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Saturday, April 30th, 2011

Vesak (Wesak): May 13 (date varies)

Celebrating-Vesak/ zaizaikorn -

Vesak (also known as Wesak) commemorates the Buddha’s birth, enlightenment and death with a colorful, fun festival. Casually the holiday is often referred to as the “Buddha’s birthday.” The exact date of Vesak changes according to the varying lunar calendars used in different traditions. It is primarily celebrated within Theravada Buddhism (practiced in Sri Lanka, Burma, Thailand, Cambodia, Singapore, Malaysia, Laos, etc.) and even within those countries there are variations. In May, Vesak is celebrated in some countries on the 13th and in other places as late as the 21st. Generally, it falls on the full moon of the fourth lunar month.

In preparation for Vesak, people clean and decorate their homes. On Vesak Day, Buddhists gather at their local temple for prayer, chanting and teaching. The temple is often decorated with colorful Buddhist flags and lights. People give offerings to the monks like flowers, candles and food. Often, devout Buddhists will dress in white and spend the day at temple with renewed determination to observe Buddhism’s Eight Precepts. One common ritual is the “Bathing the Buddha” ceremony where people pour water over the shoulders of the Buddha, which serves as a reminder to purify the mind from evils like greed and ignorance. In addition to bathing the Buddha, Buddhists also offer gifts—like flowers, fruits and other offerings—at the altar of the Buddha to show him respect and gratitude.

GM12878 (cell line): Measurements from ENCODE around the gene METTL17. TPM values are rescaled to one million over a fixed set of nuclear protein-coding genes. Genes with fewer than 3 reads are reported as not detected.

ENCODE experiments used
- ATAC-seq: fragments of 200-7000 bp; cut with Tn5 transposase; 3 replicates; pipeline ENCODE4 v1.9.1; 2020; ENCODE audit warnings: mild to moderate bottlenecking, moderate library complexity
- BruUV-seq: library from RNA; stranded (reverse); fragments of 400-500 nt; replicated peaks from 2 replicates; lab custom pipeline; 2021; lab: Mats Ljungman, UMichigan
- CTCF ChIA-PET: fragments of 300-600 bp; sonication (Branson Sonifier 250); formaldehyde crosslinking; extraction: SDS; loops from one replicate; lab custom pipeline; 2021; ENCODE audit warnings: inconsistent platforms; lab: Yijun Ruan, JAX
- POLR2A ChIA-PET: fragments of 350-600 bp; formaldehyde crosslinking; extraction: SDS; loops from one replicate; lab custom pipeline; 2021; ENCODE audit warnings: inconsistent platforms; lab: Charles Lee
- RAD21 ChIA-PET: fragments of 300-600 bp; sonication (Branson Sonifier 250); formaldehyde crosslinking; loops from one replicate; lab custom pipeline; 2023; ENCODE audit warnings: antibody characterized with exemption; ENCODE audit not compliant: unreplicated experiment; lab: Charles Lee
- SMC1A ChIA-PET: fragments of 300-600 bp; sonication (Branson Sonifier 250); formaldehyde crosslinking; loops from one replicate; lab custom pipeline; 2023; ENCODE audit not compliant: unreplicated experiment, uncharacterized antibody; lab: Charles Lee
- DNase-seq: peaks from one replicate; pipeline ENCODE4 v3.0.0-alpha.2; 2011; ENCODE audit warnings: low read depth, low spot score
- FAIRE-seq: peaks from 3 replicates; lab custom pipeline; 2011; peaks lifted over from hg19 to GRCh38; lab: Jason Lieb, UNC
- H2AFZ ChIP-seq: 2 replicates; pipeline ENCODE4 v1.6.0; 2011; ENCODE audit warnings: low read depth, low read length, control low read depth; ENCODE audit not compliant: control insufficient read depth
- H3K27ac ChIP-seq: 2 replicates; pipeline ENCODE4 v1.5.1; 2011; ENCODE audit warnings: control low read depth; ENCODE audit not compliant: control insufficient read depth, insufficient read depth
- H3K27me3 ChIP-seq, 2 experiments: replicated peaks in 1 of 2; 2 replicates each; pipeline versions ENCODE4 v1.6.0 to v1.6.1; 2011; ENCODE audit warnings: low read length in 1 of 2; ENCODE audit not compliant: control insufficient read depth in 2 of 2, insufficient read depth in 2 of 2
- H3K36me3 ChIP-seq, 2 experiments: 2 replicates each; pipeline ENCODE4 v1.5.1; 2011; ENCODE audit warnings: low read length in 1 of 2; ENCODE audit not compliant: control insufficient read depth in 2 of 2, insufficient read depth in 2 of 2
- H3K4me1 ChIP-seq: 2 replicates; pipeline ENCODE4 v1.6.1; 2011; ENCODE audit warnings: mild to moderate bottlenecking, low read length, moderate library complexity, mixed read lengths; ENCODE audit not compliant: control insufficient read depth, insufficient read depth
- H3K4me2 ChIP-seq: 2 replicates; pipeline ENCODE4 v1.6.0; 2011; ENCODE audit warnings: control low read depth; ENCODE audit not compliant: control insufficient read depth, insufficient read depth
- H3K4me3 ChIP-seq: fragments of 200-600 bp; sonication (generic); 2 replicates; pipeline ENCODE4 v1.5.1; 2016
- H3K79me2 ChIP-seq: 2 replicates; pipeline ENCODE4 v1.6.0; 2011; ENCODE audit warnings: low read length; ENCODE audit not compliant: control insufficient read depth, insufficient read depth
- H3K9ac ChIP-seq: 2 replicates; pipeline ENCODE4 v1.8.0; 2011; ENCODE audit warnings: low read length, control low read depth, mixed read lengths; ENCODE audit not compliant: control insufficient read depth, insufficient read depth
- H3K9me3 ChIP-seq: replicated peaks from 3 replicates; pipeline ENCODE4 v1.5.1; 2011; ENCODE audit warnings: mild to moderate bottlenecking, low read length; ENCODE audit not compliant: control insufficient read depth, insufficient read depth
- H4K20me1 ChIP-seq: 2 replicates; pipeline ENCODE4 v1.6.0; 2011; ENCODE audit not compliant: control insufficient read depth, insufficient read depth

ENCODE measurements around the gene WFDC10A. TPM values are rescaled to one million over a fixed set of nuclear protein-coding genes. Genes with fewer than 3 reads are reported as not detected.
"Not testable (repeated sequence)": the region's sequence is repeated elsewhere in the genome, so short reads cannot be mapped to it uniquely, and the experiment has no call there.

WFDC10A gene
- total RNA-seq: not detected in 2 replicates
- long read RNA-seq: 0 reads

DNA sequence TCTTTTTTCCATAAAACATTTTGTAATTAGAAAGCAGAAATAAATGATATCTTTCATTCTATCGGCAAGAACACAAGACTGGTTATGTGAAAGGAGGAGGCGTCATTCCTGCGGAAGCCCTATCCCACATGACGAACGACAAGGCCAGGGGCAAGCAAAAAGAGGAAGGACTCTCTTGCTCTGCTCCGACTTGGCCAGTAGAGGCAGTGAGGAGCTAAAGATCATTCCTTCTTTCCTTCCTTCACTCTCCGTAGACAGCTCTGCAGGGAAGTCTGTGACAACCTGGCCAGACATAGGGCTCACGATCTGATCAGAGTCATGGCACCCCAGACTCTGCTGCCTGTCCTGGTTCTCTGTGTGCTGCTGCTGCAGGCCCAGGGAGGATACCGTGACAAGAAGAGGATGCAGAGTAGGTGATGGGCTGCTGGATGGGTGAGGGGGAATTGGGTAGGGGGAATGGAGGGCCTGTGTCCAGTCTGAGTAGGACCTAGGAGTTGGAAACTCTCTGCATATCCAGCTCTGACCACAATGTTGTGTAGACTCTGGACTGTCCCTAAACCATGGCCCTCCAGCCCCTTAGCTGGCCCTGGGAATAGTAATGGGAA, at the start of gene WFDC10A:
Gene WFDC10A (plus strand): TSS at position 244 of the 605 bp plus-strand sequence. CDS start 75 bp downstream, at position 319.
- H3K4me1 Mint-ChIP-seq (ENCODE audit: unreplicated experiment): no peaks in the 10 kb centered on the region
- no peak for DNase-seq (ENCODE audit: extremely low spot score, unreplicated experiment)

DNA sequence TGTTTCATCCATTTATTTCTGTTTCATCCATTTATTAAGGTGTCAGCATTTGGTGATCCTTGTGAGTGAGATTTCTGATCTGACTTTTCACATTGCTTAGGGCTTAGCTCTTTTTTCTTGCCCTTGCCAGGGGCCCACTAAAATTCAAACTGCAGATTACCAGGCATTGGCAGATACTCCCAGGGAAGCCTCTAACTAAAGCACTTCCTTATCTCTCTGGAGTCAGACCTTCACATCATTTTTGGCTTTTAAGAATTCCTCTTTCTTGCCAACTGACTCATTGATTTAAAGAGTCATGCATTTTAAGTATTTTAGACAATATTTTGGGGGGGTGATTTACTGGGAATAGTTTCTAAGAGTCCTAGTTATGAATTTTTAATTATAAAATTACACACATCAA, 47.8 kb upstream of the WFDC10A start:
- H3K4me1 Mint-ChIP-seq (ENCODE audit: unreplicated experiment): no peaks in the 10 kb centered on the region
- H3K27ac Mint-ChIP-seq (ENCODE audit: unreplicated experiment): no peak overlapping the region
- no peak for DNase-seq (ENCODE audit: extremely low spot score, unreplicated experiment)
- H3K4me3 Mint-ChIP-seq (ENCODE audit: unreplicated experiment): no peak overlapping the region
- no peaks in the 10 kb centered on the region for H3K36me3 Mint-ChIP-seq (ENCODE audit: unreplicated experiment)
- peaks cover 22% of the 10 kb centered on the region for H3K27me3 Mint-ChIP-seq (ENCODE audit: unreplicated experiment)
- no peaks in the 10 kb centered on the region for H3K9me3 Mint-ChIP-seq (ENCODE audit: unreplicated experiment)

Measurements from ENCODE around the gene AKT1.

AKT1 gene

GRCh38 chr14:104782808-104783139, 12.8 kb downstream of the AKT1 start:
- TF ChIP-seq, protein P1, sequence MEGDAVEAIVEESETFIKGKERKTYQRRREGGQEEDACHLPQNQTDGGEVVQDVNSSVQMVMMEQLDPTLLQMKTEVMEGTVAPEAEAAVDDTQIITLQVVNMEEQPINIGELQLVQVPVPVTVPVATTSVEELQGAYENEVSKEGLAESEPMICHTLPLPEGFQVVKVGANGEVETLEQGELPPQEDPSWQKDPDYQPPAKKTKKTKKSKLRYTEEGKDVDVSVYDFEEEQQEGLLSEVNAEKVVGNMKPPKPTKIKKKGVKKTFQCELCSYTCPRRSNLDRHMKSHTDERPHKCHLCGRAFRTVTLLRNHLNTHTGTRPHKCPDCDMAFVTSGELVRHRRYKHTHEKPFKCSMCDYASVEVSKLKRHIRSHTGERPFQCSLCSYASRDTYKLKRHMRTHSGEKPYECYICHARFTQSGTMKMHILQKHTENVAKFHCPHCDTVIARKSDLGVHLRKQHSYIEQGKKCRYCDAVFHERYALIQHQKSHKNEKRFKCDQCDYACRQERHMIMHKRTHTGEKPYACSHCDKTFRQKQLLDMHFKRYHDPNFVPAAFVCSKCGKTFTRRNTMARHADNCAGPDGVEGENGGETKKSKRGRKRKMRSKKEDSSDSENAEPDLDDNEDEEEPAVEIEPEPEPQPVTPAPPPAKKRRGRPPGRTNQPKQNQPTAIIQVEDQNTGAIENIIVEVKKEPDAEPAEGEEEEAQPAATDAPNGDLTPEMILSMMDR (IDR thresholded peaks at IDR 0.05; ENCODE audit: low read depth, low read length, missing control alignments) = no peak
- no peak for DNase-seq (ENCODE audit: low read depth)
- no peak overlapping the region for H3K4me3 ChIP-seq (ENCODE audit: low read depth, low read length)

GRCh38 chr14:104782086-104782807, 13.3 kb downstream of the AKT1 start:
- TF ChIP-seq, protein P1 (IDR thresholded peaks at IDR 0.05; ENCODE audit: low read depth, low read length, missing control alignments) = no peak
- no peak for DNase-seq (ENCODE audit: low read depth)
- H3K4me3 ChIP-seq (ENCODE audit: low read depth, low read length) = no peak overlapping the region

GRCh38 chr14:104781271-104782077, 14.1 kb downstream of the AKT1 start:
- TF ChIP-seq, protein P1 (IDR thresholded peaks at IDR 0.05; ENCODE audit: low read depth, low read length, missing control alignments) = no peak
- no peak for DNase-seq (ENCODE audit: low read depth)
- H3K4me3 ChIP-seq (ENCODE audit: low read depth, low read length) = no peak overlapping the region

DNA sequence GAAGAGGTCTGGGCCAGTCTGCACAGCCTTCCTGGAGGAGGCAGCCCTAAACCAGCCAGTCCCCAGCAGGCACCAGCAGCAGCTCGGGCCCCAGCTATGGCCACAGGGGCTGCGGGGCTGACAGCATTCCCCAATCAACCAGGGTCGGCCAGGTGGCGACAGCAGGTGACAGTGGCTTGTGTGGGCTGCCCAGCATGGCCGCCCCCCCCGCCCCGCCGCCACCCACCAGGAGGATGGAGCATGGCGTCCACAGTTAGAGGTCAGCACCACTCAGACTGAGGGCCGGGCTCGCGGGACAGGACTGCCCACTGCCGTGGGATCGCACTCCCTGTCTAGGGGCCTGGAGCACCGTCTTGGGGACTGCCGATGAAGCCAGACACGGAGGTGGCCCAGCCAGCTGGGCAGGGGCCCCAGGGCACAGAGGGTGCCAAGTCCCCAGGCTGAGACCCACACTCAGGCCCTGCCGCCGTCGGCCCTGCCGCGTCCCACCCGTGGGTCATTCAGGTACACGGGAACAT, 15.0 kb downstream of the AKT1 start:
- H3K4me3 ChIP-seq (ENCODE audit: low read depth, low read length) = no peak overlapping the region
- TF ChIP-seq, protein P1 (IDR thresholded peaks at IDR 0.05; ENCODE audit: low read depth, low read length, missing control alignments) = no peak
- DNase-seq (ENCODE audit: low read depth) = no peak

Buddhists must not kill any animals on this day and therefore all foods are vegetarian. Celebrations for Vesak vary by country. One popular tradition in some countries, like Thailand and Sri Lanka, is releasing caged birds as a symbol of releasing inner troubles and liberating those who are in captivity or imprisoned. In Sri Lanka, the celebration lasts for two days and all liquor stores and slaughter houses are closed during that time.

© 2011 – 2013, The Editors. All rights reserved.

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InCultureParent is an online magazine for parent's raising little global citizens. Centered on global parenting culture and traditions, we feature articles on parenting around the world and on raising multicultural and multilingual children.

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